we all should help in strengthening the health care system with proper management and care .
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An innovative leadership development initiative to support building everyday resilience in health systemsby Jacinta Nzinga, Mwanamvua Boga, Nancy Kagwanja, Dennis Waithaka, Edwine Barasa, Benjamin Tsofa, Lucy Gilson and Sassy Molyneux
Effective management and leadership are essential for everyday health system resilience, but actors charged with these roles are often underprepared and undersupported to perform them. Particular challenges have been observed in interpersonal and relational aspects of health managers’ work, including communication skills, emotional competence and supportive oversight. Within the Resilient and Responsive Health Systems (RESYST) consortium in Kenya, the authors worked with two county health and hospital management teams to adapt a package of leadership development interventions aimed at building these skills. This article provides insights into: (1) the content and co-development of a participatory intervention combining two core elements: a complex health system taught course, and an adapted communications and emotional competence process training; and (2) the findings from a formative evaluation of this intervention which included observations of the training, individual interviews with participating managers and discussions in regular meetings with managers.
Collective strategies to cope with work related stress among nurses in resource constrained settings: An ethnography of neonatal nursing in Kenyaby Jacob McKnighta, Jacinta Nzingab, Joyline Jepkosgeib, Mike English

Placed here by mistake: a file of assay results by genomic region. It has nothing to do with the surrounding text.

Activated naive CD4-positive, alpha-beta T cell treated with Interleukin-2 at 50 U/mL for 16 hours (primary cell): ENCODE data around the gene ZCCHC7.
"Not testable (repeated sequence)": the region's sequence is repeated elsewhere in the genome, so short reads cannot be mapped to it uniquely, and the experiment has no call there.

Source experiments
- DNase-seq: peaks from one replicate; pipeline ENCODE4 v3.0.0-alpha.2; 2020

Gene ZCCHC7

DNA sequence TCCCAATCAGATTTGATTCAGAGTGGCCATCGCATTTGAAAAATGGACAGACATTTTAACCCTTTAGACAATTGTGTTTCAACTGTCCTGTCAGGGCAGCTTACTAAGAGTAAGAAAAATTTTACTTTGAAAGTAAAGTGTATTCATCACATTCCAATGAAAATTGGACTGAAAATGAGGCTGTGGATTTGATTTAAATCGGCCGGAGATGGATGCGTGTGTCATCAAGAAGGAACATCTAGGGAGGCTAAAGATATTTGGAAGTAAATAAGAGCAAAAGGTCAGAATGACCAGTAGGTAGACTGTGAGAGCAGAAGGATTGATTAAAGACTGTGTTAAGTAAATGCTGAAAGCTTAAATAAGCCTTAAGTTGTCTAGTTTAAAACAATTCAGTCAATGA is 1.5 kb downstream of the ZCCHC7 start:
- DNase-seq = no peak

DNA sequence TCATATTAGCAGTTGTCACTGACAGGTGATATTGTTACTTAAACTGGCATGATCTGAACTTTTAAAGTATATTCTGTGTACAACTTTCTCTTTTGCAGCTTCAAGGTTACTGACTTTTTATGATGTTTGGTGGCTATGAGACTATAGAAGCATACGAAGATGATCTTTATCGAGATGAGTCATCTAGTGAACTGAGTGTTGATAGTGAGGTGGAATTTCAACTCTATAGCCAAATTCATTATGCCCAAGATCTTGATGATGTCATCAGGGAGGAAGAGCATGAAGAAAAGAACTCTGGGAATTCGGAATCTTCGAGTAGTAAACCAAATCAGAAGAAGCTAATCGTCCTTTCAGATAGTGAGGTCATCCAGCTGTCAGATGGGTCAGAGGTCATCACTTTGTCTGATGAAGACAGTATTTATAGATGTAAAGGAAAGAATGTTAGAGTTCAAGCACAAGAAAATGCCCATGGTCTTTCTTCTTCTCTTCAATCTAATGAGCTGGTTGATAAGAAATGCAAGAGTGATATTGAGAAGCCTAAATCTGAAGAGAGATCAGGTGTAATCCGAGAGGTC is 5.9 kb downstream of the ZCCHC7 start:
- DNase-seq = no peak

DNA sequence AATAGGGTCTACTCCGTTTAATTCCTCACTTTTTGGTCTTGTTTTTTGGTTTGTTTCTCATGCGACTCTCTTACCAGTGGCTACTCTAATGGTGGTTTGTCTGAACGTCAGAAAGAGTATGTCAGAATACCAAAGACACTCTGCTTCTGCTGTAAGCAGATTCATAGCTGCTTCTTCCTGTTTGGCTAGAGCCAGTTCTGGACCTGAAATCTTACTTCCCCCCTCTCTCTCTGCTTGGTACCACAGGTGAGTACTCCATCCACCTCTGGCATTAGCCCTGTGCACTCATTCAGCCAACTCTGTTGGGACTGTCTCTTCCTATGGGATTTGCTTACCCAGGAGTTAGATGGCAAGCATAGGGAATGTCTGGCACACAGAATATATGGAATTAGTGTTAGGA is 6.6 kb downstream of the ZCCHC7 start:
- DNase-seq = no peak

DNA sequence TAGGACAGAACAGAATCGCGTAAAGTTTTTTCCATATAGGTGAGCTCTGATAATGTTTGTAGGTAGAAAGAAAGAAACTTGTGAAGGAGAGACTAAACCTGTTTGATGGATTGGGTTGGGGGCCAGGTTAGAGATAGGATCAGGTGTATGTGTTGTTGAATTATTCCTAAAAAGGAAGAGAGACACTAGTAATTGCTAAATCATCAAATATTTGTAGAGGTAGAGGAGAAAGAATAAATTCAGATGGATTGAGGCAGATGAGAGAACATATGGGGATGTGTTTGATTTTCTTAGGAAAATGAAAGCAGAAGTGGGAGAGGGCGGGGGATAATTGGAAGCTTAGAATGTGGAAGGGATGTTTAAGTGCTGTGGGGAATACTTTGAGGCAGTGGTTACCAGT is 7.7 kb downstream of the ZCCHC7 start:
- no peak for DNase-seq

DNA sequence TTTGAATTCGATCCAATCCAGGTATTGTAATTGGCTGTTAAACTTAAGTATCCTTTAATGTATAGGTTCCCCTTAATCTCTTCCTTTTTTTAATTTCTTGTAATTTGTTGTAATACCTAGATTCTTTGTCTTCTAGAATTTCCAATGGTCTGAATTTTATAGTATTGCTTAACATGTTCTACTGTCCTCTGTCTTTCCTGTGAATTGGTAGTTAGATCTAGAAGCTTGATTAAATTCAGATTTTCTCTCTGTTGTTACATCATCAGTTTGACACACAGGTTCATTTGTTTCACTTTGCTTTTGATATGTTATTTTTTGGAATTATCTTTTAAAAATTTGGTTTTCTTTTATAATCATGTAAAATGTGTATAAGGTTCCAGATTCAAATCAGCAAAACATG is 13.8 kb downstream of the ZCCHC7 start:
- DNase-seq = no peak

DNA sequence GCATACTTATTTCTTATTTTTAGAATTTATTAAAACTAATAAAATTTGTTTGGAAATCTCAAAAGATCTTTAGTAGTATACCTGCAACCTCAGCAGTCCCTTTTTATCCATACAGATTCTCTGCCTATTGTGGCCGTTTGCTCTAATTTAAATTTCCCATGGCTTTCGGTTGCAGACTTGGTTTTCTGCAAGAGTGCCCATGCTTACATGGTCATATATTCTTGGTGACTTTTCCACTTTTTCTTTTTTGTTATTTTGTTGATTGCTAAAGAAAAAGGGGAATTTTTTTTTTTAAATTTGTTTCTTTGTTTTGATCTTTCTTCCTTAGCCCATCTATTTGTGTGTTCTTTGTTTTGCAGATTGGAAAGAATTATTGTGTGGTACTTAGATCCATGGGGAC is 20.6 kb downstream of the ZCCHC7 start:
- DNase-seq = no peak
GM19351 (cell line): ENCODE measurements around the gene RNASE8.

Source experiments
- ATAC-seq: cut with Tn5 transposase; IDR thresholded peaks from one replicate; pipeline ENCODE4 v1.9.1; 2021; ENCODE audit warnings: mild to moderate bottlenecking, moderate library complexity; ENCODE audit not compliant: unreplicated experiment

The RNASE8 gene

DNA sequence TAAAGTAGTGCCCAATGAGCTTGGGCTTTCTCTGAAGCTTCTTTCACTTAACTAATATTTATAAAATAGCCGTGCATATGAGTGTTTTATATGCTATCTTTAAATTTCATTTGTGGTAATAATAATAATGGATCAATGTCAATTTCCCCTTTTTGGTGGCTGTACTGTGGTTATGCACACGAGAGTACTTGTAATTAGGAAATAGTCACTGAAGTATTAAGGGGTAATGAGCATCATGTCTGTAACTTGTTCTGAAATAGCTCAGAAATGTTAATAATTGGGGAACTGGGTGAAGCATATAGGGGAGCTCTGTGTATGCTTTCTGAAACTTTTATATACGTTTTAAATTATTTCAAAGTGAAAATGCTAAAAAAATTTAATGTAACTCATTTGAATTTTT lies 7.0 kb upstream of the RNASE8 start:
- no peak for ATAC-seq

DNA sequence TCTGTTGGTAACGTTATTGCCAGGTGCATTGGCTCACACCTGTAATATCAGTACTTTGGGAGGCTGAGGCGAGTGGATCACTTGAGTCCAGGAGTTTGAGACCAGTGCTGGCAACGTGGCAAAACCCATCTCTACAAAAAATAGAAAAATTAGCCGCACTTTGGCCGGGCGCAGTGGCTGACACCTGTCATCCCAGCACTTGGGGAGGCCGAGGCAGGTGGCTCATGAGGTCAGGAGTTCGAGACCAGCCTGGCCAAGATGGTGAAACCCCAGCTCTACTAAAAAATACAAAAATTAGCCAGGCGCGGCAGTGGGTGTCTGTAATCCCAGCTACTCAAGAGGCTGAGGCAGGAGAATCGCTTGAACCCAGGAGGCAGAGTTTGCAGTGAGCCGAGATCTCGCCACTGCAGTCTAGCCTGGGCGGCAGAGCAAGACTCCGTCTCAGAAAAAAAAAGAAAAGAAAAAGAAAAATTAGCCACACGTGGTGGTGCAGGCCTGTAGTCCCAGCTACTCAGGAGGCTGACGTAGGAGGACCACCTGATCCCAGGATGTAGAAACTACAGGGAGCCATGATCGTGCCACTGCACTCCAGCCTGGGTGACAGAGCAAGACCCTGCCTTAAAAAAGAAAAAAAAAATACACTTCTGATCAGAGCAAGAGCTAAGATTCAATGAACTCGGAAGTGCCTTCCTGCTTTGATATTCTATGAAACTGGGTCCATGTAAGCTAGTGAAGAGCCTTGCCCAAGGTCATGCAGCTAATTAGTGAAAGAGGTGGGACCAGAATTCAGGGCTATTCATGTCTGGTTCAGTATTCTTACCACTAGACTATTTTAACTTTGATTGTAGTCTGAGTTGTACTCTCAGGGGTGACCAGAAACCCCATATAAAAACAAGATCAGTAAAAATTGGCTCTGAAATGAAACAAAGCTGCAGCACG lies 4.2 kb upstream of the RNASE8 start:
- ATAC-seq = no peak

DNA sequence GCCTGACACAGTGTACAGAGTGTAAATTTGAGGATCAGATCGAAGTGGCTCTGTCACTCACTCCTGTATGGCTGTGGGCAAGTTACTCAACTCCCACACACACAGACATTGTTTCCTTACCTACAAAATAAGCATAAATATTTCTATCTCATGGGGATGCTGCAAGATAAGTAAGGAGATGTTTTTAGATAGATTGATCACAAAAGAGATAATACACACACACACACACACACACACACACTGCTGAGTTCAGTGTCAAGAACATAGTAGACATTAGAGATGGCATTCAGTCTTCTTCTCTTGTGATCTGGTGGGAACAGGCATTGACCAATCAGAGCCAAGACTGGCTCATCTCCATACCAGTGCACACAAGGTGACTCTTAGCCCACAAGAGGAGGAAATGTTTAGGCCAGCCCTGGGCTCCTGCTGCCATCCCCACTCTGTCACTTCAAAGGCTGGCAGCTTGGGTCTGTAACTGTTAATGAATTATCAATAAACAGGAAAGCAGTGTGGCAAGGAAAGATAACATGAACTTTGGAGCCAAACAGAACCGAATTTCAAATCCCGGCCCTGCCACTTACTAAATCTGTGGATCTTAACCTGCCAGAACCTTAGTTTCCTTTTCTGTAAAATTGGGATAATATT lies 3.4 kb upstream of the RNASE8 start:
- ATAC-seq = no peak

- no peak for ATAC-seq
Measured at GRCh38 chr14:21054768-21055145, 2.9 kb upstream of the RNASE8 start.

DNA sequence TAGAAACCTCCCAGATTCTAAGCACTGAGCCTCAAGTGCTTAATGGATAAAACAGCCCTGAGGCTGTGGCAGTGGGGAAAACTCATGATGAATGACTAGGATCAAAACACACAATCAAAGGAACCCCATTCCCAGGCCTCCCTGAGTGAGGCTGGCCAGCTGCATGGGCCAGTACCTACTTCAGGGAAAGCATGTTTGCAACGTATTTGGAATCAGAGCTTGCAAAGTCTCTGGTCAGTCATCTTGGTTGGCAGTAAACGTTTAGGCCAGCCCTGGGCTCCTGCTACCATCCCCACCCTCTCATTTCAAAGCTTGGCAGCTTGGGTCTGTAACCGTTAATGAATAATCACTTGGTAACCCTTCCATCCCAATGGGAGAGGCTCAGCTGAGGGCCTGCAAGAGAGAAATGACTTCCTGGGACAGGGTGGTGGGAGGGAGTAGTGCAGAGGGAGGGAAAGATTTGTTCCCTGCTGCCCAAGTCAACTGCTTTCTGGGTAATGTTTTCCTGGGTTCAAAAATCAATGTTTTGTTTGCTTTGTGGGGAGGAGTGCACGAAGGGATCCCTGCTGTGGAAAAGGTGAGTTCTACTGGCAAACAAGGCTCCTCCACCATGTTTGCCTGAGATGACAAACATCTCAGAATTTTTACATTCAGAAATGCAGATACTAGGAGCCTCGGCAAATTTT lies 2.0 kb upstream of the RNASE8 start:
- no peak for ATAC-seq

Nursing is central to the provision of hospital-based care and is particularly so in the treatment of newborns. Continuous, effective provision of a basic set of interventions can have a highly positive impact on neonatal mortality, and most of these key interventions are delivered by nurses. Unfortunately, neonatal wards in low income settings are typified by a high ratio of sick infants to nurses, which makes it difficult to deliver even basic care and limits the level of quality that is achievable. In the context of neonatal nursing in low-income countries, nursing stress is of particular concern because workloads are higher and the demands on individuals are greater. While a great deal of research has been directed towards nursing stress, the study of how stress affects nursing practice at the ward level has not been a priority, particularly in LMIC settings. Instead, the study of nursing over-work, burnout and resilience has largely been focused on individuals and their personal, psychological characteristics. In the course of this study, the authors found that theories of individualised burnout and resilience did not help to explain the practices that seemed most important in reducing nurses' exposure to stress. Their research question asks instead how nurses collectively cope with workload and stress and how this affects nursing practice.
Where, when, and how the diagnosis of human leishmaniasis is defined: answers from the Brazilian Control Programby Luz, João Gabriel Guimarães et al.
This guide, from the Tropical Health and Education Trust (THET), identifies online and electronic tools that can help partnerships collaborate more effectively.